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Estate PlanningEstate Planning is an overarching term which is used to describe the steps and strategies that you put in place to structure your affairs during your lifetime to account for illness or disability which may affect your income, loss of legal capacity, health decisions, the management of your affairs leading up to death and how your Estate is to be distributed or dealt with upon death.

Typically, Estate Planning will involve a number of different components, which may include but are not limited to the following:

  1. A Total or Permanent Disability insurance;
  2. Income protection insurance;
  3. Life insurance;
  4. Whether you should establish a Family Discretionary Trust or some other form of entity to operate a business or hold investments;
  5. Superannuation arrangements including decisions whether you would benefit from a Self-Managed Superannuation Fund or you would prefer an industry or retail managed superannuation fund;
  6. Using a Non-Binding Death Benefit Nomination or a Binding Death Benefit Nomination to deal with your superannuation benefits in the event of death;
  7. Making an Enduring Power of Attorney;
  8. Executing an Advance Health Directive;
  9. Importantly, executing a Will and deciding whether that Will should include Testamentary Discretionary Trusts;
  10. How you and your partner hold real estate and other property.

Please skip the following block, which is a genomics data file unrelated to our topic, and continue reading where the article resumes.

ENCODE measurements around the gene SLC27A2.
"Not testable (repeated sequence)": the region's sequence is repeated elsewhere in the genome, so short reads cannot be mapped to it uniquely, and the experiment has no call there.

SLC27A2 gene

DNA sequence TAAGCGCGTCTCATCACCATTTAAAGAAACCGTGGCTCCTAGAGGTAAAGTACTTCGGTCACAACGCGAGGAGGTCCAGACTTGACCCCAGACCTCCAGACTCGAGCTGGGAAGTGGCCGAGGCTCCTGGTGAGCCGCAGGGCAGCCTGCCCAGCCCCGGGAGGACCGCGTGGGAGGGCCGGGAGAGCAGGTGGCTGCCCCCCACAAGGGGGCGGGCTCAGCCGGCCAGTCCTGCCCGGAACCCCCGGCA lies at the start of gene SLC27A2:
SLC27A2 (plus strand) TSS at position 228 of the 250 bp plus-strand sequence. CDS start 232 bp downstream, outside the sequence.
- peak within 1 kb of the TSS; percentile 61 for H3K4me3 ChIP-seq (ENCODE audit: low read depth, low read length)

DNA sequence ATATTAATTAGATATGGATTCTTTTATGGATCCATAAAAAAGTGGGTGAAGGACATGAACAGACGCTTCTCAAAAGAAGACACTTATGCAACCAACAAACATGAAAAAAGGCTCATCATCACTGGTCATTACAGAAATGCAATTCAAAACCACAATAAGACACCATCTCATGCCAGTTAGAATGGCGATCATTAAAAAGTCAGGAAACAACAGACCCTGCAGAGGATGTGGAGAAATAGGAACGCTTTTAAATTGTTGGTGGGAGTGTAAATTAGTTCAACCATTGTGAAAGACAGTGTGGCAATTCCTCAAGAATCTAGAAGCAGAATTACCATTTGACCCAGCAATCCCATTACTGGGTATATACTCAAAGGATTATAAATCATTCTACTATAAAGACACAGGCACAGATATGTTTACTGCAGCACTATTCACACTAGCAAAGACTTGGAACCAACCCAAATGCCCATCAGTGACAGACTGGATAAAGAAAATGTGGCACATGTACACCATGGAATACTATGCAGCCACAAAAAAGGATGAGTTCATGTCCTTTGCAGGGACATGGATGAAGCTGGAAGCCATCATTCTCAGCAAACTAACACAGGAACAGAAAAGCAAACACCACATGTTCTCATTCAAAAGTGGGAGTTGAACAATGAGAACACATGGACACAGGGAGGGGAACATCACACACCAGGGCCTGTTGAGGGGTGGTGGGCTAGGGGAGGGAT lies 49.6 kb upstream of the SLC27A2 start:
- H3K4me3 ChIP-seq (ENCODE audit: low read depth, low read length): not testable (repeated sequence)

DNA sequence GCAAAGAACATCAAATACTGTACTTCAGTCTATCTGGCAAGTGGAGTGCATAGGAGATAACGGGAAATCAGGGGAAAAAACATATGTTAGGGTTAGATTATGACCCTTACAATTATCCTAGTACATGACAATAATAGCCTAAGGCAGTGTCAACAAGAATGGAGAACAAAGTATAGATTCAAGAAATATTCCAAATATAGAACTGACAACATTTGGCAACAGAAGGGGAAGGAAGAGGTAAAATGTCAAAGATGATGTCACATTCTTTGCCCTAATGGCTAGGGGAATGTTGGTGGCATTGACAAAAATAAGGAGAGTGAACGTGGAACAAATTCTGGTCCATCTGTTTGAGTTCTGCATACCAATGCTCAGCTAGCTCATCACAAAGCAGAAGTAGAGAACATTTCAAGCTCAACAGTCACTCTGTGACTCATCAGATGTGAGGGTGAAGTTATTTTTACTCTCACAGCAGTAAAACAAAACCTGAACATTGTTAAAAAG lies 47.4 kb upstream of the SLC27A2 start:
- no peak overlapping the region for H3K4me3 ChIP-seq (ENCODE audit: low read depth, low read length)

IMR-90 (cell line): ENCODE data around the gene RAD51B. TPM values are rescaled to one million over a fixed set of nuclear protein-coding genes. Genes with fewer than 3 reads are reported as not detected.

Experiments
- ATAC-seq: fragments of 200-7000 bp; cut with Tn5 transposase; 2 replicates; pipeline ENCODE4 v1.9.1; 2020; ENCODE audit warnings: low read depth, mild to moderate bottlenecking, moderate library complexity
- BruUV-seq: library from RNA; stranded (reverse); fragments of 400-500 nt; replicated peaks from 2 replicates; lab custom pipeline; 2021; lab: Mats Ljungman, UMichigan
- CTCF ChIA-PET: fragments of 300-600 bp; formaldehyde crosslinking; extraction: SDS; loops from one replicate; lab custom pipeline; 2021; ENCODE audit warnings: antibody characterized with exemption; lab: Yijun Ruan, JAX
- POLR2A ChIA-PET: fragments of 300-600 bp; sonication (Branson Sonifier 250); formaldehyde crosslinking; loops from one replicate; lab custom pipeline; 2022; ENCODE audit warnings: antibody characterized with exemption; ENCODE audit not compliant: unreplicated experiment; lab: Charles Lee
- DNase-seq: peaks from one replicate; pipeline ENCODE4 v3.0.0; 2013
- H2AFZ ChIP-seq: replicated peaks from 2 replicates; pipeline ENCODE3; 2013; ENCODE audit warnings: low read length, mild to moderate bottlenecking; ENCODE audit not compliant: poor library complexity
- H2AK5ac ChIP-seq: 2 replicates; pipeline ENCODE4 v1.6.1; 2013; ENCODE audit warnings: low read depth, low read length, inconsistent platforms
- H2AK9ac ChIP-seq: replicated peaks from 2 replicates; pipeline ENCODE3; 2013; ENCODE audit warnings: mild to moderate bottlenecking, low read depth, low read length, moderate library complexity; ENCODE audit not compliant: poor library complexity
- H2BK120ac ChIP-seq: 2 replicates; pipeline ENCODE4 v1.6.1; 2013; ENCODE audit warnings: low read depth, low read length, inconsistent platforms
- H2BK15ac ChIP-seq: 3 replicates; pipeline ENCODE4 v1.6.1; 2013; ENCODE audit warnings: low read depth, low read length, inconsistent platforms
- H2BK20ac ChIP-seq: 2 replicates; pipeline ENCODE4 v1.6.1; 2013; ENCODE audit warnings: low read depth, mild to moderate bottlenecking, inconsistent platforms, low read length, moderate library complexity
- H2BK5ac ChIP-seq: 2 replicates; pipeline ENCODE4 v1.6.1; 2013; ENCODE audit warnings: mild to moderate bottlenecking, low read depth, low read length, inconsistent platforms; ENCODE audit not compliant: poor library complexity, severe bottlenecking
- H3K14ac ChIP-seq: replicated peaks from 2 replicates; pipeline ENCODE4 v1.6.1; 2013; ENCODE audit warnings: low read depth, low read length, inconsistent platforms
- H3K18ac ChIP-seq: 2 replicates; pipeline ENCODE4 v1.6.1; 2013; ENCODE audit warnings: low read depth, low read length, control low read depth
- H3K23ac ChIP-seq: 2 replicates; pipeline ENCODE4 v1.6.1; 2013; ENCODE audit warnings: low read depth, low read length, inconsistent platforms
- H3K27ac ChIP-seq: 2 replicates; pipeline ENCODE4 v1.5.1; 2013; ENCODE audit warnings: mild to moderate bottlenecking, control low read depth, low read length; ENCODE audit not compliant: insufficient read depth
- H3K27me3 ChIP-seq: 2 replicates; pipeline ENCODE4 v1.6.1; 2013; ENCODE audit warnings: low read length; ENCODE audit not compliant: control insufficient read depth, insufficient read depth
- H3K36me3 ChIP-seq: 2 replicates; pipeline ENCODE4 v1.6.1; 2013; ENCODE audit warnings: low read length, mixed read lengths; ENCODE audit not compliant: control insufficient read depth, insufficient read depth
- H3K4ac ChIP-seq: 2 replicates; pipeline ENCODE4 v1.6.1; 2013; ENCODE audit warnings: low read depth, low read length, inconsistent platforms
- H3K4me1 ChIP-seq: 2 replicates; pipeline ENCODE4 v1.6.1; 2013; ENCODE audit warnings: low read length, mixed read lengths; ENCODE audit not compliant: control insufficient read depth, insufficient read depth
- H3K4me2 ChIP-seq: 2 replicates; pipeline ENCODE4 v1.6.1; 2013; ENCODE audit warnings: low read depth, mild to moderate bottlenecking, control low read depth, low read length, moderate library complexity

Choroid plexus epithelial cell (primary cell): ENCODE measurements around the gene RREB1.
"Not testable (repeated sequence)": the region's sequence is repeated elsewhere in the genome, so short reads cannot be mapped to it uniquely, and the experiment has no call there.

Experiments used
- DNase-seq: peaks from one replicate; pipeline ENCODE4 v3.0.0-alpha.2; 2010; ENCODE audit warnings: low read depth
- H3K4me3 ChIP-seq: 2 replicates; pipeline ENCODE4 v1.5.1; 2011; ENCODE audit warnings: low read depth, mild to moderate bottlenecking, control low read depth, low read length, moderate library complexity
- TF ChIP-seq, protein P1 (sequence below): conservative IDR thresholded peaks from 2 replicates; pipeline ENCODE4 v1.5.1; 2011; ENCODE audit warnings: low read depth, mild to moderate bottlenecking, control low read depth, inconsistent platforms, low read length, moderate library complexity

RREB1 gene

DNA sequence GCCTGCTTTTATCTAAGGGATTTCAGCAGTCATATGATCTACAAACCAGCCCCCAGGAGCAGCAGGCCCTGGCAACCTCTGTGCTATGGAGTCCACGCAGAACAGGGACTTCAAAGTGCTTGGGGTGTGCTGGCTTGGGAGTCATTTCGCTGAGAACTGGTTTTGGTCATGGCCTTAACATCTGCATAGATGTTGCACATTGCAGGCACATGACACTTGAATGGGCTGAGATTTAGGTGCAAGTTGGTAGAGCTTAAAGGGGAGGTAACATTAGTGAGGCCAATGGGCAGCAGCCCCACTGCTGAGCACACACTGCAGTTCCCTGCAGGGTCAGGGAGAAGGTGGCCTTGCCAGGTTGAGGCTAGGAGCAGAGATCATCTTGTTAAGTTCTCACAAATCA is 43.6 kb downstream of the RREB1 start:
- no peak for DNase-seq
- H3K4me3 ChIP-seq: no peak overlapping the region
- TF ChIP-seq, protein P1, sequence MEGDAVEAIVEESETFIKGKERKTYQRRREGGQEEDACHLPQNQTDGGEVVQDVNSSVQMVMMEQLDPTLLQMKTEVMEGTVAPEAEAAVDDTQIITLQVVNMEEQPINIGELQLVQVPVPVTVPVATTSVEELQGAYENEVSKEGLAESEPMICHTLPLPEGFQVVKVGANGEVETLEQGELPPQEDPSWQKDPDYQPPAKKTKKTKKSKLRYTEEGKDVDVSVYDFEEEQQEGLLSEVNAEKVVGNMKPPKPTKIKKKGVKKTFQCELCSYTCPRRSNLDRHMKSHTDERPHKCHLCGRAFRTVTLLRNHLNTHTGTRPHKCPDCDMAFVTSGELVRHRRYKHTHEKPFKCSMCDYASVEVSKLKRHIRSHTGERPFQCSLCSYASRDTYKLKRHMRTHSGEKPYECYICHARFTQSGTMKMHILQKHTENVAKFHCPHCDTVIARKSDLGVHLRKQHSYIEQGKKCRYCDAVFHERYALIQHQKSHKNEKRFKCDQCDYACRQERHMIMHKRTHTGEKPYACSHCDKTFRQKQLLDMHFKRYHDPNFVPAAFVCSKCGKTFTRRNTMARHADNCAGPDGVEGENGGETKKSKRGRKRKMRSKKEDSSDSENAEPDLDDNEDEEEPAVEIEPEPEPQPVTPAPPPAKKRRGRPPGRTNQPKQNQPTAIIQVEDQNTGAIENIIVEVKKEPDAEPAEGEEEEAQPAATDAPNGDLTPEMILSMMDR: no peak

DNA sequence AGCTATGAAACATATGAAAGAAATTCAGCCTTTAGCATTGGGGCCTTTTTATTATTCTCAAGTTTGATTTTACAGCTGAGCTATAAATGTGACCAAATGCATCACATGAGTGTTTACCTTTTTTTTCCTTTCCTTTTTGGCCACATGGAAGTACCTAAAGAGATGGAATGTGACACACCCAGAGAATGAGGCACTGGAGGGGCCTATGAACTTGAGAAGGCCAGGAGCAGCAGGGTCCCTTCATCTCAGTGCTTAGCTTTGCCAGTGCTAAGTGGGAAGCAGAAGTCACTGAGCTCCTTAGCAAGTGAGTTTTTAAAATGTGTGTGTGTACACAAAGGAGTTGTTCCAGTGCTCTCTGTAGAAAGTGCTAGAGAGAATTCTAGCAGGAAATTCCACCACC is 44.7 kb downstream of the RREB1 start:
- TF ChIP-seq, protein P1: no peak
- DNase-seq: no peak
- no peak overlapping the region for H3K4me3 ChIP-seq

As you can see, there is a wide range of different factors that need to be considered when establishing the best estate plan for your circumstances.

Typically, people don’t worry about these types of issues early in their life.  We find that people think about estate plans when they have had their family and the children are getting close to leaving home.  However, there is no time like the present to consider the benefits of a well thought out comprehensive estate plan.

Generally, it can be useful to consult with a Financial Planner before talking to your Lawyer about Estate Planning matters.  In some instances, particularly if there is a family business involved, your Accountants may also need to be involved in that process.  He point that needs to be made is that it is best that your legal, financial, business and tax advisors all have something to contribute to the best Estate Plan for your circumstances.

If we can help you in relation to any of all Estate Planning issues, please feel free to contact us.